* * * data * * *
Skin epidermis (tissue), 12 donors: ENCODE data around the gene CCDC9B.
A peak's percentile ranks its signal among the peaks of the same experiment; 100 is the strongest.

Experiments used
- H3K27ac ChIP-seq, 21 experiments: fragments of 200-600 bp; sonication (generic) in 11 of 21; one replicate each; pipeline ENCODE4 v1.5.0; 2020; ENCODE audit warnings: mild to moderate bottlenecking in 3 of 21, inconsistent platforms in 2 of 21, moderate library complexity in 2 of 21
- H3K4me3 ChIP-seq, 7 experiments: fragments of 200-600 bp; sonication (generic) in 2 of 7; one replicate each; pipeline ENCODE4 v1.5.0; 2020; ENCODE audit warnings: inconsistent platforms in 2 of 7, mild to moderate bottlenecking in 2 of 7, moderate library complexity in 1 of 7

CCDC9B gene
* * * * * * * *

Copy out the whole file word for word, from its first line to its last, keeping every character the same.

Skin epidermis (tissue), 12 donors: ENCODE data around the gene CCDC9B.
A peak's percentile ranks its signal among the peaks of the same experiment; 100 is the strongest.

Experiments used
- H3K27ac ChIP-seq, 21 experiments: fragments of 200-600 bp; sonication (generic) in 11 of 21; one replicate each; pipeline ENCODE4 v1.5.0; 2020; ENCODE audit warnings: mild to moderate bottlenecking in 3 of 21, inconsistent platforms in 2 of 21, moderate library complexity in 2 of 21
- H3K4me3 ChIP-seq, 7 experiments: fragments of 200-600 bp; sonication (generic) in 2 of 7; one replicate each; pipeline ENCODE4 v1.5.0; 2020; ENCODE audit warnings: inconsistent platforms in 2 of 7, mild to moderate bottlenecking in 2 of 7, moderate library complexity in 1 of 7

CCDC9B gene